I have said it before and will certainly say it again — Super Furry Animals are the best band of the last ten years. No other group has grown, mutated, continued to excite, "pushed the envelope" the way they have while still making records that remain within the confines of pop music. I appreciate the path that Radiohead have taken, but they haven’t made a record that I actually enjoy listening to since OK Computer. SFA crank out great album after great album, maybe to the point people take them for granted.
I have seen Super Furry Animals on every tour for every album, beginning with a CMJ show at Mercury Lounge in 1996 which, if memory serves, was a Creation Records showcase (this was when Oasis were f-ing huge, remember) and they shared the bill with the now-forgotten Heavy Stereo. The best shows were a showcase at Knitting Factory around the time of their breakthrough album Radiator when they had no US label (they played with the also then-unsigned Gorky’s Zygotic Mynci) and the Bowery Ballroom show supporting MWNG where they brought out mariachi horn players dressed as nuns for "Northern Lites." I feel fairly confident in saying there’s no such thing as a bad Super Furry Animals show.
But some are less good than others. Saturday night’s gig at Webster Hall was maybe the least of all their shows I’ve been to, suffering from two things: 1) being at Webster Hall, the second worst place to see a show in New York [Irving Plaza is #1], and 2) an odd choice in the way the setlist was structured.
Lots more after the jump.
Appearing on stage in what looked like glowing, electrified rain-wear,
the ‘Furries opened with a couple oldies — "International Language of
Screaming" and "Hello Sunshine" both to thunderous applause — before
launching into an uninterrupted 40-minute set of songs from their new
album, Love Kraft. I love the new album, but much of it verges on soft rock and it seemed to put the audience to sleep. Though, as Matt said, maybe the crowd was just that
into it. That said, the bombastic "Splash," "Atomic Lust," and "Ohio
Heat" (the album’s best song) were great.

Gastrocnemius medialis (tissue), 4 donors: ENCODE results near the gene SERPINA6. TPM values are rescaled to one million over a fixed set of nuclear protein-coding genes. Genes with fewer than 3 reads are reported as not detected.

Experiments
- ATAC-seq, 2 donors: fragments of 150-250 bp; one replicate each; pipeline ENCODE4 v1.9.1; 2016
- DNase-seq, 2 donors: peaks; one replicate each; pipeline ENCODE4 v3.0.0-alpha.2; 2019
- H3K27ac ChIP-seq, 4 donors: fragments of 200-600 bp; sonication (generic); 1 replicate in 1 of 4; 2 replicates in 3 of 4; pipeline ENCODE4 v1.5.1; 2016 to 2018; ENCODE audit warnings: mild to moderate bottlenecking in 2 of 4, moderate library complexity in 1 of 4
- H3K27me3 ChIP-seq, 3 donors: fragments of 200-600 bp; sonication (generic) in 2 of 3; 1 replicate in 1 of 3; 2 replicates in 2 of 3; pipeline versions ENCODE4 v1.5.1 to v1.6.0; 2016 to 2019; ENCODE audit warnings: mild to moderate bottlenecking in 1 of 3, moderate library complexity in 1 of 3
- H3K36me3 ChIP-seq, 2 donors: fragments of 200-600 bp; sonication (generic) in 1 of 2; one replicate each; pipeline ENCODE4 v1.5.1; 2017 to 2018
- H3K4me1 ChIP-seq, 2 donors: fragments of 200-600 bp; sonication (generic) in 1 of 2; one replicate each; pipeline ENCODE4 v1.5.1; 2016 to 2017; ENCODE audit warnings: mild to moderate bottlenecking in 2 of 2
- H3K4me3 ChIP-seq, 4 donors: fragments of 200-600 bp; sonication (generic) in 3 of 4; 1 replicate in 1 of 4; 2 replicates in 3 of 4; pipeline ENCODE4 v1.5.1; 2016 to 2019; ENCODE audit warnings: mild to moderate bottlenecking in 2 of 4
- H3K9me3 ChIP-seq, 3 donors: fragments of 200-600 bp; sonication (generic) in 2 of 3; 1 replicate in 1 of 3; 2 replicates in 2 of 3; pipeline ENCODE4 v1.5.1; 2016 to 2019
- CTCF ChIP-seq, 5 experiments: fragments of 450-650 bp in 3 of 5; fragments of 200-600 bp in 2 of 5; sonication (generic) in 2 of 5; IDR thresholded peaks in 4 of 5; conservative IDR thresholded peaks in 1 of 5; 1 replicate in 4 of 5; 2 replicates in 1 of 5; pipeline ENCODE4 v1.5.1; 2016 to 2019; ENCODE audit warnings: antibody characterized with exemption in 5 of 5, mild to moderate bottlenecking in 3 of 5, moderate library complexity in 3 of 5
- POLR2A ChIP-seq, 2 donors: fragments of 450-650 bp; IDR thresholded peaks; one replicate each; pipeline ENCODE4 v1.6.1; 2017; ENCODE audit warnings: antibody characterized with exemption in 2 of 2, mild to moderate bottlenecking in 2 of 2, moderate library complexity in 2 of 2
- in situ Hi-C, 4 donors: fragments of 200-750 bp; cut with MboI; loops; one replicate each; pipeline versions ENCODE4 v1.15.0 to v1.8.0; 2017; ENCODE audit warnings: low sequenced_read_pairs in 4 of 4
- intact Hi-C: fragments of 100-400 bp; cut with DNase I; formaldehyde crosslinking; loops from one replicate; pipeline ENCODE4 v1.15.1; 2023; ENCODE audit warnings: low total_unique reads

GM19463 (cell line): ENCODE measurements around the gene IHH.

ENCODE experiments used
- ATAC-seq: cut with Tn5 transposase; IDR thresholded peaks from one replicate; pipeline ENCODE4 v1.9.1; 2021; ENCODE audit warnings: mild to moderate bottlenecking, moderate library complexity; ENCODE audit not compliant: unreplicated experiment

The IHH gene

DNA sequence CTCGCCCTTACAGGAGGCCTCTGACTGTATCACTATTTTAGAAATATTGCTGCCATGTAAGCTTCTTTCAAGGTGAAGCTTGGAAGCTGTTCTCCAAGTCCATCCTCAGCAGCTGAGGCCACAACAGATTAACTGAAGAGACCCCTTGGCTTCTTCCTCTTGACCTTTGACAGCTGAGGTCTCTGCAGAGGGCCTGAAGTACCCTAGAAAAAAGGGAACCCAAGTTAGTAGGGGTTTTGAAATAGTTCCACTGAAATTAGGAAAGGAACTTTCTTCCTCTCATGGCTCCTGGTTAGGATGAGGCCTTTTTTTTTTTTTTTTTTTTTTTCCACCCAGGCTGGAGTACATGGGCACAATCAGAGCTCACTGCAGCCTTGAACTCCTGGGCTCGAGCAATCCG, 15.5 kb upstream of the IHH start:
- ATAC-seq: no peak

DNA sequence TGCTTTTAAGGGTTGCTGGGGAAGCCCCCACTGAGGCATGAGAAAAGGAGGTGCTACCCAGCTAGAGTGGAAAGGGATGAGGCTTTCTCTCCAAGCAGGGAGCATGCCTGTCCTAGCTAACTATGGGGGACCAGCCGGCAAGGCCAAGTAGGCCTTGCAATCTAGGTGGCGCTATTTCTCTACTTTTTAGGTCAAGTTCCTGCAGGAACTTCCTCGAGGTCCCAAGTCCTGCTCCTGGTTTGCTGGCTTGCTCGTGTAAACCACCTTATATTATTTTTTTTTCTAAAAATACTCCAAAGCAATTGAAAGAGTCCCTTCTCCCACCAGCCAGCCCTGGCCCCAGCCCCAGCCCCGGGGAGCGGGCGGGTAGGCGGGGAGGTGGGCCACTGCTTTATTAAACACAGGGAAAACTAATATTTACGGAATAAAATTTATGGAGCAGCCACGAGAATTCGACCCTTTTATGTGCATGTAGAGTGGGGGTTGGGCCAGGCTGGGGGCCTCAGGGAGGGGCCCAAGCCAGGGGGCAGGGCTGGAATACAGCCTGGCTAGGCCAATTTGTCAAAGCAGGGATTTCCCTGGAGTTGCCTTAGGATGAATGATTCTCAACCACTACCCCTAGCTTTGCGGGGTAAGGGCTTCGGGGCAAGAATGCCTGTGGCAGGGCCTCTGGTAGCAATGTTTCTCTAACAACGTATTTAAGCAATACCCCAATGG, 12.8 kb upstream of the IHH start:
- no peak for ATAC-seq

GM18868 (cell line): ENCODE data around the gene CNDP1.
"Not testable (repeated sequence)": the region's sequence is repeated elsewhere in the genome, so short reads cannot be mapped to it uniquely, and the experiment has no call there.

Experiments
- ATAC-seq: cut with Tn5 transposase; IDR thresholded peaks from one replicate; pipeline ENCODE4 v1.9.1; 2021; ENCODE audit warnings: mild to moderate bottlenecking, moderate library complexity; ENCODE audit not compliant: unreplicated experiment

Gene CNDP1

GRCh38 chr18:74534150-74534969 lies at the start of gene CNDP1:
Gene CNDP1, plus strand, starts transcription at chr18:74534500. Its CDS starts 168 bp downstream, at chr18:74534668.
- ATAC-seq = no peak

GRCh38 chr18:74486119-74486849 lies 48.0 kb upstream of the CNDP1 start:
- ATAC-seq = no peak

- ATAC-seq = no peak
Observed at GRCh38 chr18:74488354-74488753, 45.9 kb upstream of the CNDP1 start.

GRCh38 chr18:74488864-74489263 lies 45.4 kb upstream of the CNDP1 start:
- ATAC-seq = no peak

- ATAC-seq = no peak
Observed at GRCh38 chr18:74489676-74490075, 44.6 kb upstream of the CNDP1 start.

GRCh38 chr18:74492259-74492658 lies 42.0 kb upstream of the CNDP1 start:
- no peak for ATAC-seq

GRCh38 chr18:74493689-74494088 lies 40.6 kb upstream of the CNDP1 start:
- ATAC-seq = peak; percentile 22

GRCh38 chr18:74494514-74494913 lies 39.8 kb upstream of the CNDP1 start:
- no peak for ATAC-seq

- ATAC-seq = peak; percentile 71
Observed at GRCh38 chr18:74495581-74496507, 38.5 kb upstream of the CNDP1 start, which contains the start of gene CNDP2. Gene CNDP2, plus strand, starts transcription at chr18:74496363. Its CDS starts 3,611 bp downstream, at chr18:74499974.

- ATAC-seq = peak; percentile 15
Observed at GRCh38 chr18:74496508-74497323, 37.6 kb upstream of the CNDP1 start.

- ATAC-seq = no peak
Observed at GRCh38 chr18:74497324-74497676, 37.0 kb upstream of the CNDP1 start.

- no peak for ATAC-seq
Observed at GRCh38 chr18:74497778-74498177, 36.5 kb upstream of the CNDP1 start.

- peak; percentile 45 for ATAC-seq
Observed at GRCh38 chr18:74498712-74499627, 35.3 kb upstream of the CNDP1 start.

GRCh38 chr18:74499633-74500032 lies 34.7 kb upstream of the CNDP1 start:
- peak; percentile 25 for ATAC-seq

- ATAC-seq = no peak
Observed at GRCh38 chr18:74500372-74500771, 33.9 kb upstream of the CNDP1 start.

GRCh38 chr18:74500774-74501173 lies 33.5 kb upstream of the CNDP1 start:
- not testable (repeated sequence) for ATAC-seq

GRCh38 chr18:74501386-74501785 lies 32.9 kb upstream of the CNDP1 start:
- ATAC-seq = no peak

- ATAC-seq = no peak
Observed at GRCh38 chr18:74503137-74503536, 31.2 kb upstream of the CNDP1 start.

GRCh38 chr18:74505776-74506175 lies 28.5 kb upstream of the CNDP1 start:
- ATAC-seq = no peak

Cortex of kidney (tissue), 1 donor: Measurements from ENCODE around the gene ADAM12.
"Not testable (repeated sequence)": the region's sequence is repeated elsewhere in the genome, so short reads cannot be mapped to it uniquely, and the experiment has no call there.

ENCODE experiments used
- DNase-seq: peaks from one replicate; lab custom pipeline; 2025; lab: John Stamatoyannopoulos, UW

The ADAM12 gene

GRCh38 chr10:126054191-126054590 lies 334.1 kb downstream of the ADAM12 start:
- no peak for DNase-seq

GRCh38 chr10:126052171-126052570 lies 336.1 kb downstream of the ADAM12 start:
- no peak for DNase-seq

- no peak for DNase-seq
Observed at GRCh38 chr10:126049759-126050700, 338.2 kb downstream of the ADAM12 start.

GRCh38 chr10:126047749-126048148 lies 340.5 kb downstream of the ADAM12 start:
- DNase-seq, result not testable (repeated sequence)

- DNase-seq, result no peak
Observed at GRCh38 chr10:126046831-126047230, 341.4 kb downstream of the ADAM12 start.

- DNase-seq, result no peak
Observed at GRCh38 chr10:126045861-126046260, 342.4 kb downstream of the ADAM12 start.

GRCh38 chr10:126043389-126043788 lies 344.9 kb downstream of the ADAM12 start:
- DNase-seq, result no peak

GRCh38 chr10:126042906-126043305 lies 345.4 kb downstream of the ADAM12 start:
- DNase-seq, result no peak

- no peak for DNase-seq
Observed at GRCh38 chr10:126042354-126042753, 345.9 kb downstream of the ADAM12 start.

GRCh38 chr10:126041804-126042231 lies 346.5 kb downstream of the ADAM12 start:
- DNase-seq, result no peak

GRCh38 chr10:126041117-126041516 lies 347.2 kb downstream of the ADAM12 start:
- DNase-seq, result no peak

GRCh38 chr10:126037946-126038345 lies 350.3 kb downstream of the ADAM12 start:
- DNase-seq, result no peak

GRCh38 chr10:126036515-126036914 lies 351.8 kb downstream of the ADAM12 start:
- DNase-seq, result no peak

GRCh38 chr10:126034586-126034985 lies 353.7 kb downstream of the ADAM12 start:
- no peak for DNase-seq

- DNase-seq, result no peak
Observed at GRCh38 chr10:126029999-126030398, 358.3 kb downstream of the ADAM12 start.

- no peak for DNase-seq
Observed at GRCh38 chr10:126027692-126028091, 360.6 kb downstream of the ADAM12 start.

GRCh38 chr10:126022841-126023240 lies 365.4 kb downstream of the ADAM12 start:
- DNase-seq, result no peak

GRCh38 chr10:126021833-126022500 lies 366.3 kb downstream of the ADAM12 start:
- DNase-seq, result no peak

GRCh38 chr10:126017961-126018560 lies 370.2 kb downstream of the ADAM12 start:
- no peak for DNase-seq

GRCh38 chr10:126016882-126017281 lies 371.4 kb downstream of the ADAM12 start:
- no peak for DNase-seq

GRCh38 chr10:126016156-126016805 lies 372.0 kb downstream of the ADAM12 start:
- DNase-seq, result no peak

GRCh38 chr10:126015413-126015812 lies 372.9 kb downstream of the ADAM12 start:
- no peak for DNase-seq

After the Love Kraft set,
they played the single-only "Ice Hockey Hair" (minus the vocoder,
though), and then "Receptacle for the Respectable" complete with Gryff
adding rhythm by chomping on celery (Paul McCartney provides the
choppers on the album version).
Then they bid the crowd adieu, but almost the second they walked
off-stage, the electronic intro to Phantom Power’s "Slow Life." The
"encore" turned out to be nearly as long as the main set, and was a
greatest hits set that touched on all the albums: "Juxtaposed With U,"
current single "Lazer Beam," "Rings Around the World," "Do or Die,"
"Something for the Weekend," and "Calimero" before their now standard,
epic, Steely-Dan-sampling show-ender "The Man Don’t Give a Fuck." You’d
think after seven years of seeing them end the show this way, I’d get
bored by it. But it has yet to happen.
My favorite song of the whole night was "Calimero," mainly because it was just the band rocking out, no playing to backing tracks. It was really loud and excellent.
This was probably the best light show I’ve seen them use. The accompanying films were minimalistic, a lot of geometric shapes rendered as if they were test-shots for TRON. The whole show was very TRON, actually, what with those electric suits and all. I do wish there had been a few more lights on the band members, though.
They did not tour with the 5.1 surround setup that was brought along for the last two albums, and thank god for that. At the Rings Around the World show at Irving plaza, the bass was so loud and so deep, I thought it might either stop my heart or make me sterile. The sound was decent for Webster Hall, a room that makes bands sound way too boomy (only Doves, who sound boomy anyway, have truly gotten the mix right there).
I just hate Webster Hall, though it has improved since Bowery took over booking shows. The staff is particularly horrible. One bartender took my order, flitted around for a bit then came back and said "what would you like, hon?" I said you already took my order. She took it again and brought me my $6 bottle of Bud. The downstairs bar that has draft pints for the same price was off-limits, as My Awesome ’80s Prom was going on simultaneously. They just don’t care about you there. They want you buy as many crappy drinks as possible, then get the hell out.
Like I said, it was a good show, but I guess I just long for the days when they played Bowery Ballroom and didn’t use all the backing tracks.
Information Leafblower goes backstage at SFA’s Washington DC show.